Jurors found in the trial of Norman Seabrook, the former brain of the city’s correction officers’ union, told a judge these were deadlocked on Tuesday, a possible sign of the deeply divisive characteristics of the government’s major witness, a ex – donor to Mayor Bill de Blasio.
The jury’s note to the judge illuminated the extent to that your witness, Jona Rechnitz, had complicated – and perhaps derailed – what prosecutors had sought to portray as an easy and even clichéd bribery case, complete with a cash payoff inside a car. Mr. Rechnitz possessed testified to having to pay Mr. Seabrook $60,000 in cash stuffed inside a designer bag as payment for Mr. Seabrook directing $20 million of union funds right into a high-risk expense fund operate by Mr. Rechnitz’s good friend, Murray Huberfeld, who is also on trial.
Prosecutors had cast Mr. Rechnitz’s testimony as a very important first-person bill of Mr. Seabrook’s and Mr. Huberfeld’s kickback scheme, but defense legal representatives possessed assailed Mr. Rechnitz’s credibility, informing jurors that he was a pathological liar and that he continuing to lie on the witness stand.
Mr. Rechnitz, who was simply cooperating with the federal government after pleading guilty to a fraud conspiracy charge, gave the defense legal representatives a lot of fodder for their accusations. He admitted informing a string of lies before signing his cooperation arrangement, including to law enforcement, family members and potential investors in his various businesses.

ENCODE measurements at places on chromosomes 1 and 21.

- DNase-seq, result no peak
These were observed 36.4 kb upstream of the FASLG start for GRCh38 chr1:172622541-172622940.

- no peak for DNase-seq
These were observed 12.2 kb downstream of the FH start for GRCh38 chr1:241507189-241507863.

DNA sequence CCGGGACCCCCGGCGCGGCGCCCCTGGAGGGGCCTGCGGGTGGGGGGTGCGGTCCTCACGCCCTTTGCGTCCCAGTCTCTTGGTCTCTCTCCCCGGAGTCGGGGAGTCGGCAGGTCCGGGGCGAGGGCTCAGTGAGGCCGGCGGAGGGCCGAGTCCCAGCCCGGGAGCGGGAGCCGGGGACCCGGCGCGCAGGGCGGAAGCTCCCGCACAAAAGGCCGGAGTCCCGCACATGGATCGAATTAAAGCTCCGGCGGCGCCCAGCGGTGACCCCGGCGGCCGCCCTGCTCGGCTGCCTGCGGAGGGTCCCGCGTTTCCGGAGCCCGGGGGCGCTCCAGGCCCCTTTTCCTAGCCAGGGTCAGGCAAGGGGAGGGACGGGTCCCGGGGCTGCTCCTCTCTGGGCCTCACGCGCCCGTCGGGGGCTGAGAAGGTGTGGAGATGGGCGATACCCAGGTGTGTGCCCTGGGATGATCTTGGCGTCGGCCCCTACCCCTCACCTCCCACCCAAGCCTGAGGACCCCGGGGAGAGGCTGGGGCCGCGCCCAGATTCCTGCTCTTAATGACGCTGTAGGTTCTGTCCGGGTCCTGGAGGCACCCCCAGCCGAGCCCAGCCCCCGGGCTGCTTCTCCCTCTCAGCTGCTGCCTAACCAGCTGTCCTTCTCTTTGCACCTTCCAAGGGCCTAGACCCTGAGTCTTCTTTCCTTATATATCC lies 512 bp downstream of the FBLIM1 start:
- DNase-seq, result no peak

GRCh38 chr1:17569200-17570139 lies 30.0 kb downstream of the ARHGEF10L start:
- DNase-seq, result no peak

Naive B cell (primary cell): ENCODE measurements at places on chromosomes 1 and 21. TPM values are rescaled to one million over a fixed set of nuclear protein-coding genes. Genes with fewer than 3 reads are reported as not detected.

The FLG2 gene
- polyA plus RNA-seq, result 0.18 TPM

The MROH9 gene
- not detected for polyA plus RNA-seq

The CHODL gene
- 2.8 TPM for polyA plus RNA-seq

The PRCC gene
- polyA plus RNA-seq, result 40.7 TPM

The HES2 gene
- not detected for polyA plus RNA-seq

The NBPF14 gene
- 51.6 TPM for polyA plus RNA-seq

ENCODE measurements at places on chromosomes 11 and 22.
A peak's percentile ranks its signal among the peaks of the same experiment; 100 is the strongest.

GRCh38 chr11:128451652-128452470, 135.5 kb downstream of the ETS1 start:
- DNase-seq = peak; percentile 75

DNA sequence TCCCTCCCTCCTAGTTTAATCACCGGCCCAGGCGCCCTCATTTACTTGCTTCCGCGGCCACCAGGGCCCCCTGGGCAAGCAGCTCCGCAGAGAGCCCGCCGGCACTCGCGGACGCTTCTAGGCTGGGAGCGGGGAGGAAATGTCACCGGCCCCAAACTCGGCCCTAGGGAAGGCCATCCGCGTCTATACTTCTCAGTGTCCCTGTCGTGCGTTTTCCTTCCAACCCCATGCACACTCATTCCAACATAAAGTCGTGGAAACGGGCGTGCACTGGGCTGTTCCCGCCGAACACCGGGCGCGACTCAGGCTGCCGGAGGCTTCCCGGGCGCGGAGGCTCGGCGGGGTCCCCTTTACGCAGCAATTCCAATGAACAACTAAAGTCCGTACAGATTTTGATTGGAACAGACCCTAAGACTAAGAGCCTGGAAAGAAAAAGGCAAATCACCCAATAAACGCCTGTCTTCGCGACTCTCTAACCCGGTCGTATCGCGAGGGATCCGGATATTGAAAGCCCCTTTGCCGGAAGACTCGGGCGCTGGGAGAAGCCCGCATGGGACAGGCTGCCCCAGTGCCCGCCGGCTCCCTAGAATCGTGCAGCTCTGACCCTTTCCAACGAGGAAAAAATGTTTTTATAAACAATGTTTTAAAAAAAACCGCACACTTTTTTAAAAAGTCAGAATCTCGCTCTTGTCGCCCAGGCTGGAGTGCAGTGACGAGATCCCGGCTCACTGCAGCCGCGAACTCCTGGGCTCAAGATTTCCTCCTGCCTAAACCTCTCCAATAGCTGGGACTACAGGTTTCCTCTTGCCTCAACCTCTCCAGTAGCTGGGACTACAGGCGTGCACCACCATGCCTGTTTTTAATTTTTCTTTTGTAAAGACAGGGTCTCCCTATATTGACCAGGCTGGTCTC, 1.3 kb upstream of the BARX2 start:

And he made zero secret of his work to get influence with key city policymakers – not merely Mr. Seabrook, who for a lot more than two years was among the city’s most powerful labor leaders, but also Mr. de Blasio, to whom Mr. Rechnitz was a generous marketing campaign contributor, and Philip Banks III, once the best chief of the New York Police Department.
That history, coupled with Mr. Rechnitz’s confrontational and surly demeanor on the witness stand, could be the reason for the jury’s lack of consensus, despite Mr. Rechnitz’s narrative of a obvious, evident payoff between himself and Mr. Seabrook on a frigid night in December 2014. Some jurors had appeared visibly perturbed by Mr. Rechnitz when he was testifying; during his cross-examination by defense lawyers, some jurors possessed shifted in their seats or frowned simply because he spoke of pay-to-play schemes.